One of my favorite quotes is in the margin of this blog: "I am just a man, like any other."

In our Sunday morning Sunday School discussion this past Sunday, the word "entitlement" was used. It is the sickness of our age, I believe, and its most visible symptom is any thought or sentence that begins with "I deserve."

Well we all know what we REALLY deserve, right? I've also heard it said that if God never did a single thing for us besides saving our souls, we should rejoice.

I agree. But I know that he pours out such daily blessings that we can't count them. There's this, for example:

http://hurricane-camille.blogspot.com/2016/06/morning-respite.html





So how is God glorified in my trouble, my trials, my pain?

I find myself asking that a lot. It can be quite obvious sometimes. Other times it's one of those questions you add to the list of things you'll ask Him when you see Him face-to-face.

If you're not scared speechless at His holiness, that is (Isaiah's reaction).

Or maybe simply overcome with joyous laughter.

Friday, May 20, 2016

Great is Thy Faithfulness

Morning by morning new mercies I see. -Thomas Chisholm, from the hymn inspired by Lamentations 3:22-23


My heart has been heavy within me as I have prepared for the study of the 28th chapter of C.S. Lewis' Screwtape Letters.

The arrogance and presumption of the demons that, given time, they might be able to "unravel the soul" of any of God's elect from heaven is galling.

But I am saddened beyond my ability to express sadness to know that some brothers and sisters in Christ are so foolish (and ungrateful) as to give credence to this outrageous lie from the pit of hell.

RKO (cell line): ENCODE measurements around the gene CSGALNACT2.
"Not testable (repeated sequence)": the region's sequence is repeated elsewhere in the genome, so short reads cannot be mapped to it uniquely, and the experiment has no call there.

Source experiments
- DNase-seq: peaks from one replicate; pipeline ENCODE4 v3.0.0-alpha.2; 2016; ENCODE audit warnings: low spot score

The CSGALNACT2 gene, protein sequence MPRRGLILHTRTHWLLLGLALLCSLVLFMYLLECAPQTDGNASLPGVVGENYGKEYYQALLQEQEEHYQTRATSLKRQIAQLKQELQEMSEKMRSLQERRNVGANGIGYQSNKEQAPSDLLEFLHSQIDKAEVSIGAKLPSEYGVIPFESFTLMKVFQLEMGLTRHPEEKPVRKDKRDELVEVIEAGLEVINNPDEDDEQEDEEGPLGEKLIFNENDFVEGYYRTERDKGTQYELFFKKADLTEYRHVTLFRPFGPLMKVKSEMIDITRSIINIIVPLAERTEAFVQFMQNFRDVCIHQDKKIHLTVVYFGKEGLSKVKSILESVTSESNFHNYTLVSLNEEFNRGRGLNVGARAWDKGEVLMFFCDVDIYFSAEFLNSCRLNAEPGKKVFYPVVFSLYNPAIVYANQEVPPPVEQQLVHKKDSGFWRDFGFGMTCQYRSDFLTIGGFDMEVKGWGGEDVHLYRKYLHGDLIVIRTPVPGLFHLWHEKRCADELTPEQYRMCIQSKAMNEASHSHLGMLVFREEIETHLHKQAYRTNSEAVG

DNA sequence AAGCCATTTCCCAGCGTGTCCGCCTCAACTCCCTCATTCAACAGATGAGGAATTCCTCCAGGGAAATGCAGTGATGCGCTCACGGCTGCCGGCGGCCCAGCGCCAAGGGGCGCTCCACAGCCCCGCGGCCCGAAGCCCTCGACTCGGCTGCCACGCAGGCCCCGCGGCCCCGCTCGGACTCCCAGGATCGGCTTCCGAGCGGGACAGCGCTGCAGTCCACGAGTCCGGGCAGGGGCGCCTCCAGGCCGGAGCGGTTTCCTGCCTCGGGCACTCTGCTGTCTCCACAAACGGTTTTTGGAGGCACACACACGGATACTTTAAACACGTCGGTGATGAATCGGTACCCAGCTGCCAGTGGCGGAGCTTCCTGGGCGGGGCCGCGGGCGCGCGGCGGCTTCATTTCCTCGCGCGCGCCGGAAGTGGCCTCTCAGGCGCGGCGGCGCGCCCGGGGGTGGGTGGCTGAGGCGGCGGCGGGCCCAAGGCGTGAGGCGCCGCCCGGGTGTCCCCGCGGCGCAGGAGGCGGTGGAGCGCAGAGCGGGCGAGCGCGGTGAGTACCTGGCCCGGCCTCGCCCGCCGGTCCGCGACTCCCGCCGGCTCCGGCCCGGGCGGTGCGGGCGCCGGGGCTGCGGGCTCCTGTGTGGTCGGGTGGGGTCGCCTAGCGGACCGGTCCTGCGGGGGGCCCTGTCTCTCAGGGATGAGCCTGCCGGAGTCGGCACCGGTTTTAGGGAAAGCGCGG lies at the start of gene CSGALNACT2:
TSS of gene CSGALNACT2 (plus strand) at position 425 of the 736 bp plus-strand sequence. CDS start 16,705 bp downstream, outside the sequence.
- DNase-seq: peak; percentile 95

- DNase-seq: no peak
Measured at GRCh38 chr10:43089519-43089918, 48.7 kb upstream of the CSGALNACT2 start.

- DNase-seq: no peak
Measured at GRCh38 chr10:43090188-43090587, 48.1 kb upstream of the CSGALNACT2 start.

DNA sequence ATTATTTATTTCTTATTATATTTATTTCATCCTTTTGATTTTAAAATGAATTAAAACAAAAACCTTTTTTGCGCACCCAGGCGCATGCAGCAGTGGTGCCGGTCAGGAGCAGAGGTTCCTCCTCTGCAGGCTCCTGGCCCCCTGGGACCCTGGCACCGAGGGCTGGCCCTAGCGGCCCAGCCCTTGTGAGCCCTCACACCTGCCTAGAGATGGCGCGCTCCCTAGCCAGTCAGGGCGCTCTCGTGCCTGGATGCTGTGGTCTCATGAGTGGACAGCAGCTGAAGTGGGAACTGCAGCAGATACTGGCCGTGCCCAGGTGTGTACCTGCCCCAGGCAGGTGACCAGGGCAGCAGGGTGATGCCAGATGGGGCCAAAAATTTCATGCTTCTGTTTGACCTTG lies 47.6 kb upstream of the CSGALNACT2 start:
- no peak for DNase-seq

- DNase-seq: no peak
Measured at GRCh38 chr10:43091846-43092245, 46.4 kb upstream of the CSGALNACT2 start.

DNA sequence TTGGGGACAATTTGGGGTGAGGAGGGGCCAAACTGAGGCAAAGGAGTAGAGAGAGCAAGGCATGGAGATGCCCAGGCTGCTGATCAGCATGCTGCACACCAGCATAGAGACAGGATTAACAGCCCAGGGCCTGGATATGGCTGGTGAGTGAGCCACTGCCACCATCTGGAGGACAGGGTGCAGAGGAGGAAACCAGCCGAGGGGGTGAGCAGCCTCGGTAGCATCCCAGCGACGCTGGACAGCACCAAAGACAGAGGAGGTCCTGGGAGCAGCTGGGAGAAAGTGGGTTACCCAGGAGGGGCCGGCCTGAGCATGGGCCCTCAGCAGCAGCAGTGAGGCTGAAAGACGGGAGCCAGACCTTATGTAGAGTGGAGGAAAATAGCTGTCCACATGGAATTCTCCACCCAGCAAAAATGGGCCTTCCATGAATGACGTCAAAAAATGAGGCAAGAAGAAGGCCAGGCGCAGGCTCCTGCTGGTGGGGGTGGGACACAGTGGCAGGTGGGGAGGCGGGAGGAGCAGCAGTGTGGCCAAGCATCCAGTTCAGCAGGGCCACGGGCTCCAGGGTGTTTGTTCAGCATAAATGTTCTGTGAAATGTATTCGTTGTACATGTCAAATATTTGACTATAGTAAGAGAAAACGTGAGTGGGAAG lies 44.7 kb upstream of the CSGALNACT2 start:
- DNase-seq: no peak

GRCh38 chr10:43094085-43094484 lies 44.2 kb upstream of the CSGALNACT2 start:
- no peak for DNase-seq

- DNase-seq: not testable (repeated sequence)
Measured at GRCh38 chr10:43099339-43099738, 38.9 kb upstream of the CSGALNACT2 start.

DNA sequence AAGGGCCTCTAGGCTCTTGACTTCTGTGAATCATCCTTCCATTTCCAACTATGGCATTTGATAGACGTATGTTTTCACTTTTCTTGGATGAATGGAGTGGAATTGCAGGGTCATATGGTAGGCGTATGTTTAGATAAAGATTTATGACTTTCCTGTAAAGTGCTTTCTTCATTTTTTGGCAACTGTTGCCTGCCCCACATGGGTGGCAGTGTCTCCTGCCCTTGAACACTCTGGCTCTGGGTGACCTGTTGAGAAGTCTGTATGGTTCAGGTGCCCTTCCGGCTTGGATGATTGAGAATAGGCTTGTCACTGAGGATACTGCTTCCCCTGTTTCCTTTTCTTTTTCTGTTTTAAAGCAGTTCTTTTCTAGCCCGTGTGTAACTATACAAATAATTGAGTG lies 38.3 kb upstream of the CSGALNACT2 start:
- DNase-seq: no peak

That our God, having saved us, is unable to preserve us in His salvation from the attacks of Satan.

That He might lose us, that we might be pried from His grasp.

That the devil, a mere creature, might thwart the will of his Creator
and defeat His holy purpose.

What then are we to make of Jesus' statement that He would lose none whom the Father had given Him (John 6:39)?

We have many promises of God's faithfulness in His Word. More than I could list here. No doubt, some of them come to your mind as you read this. Familiar verses, so precious and full of comfort.

And we have the testimony of our hearts as we recall with gratitude the mercies daily rendered unto us by our Heavenly Father's hand.

In this world, we may fall into sin, repent, and be forgiven.

But could we ever doubt God's preserving and sustaining love?

Be it not so, O LORD!





Friday, April 22, 2016

I Shall Not Want

The LORD is my shepherd....-Psalm 23:1a


Half empty or half full?

It's a daily temptation, is it not?

Yes, you say, but think of the blessings; salvation in the here and now, the promise of an eternal dwelling place....

True.

But you know where I most often find comfort and deliverance from temptation?

It is in the countless small things.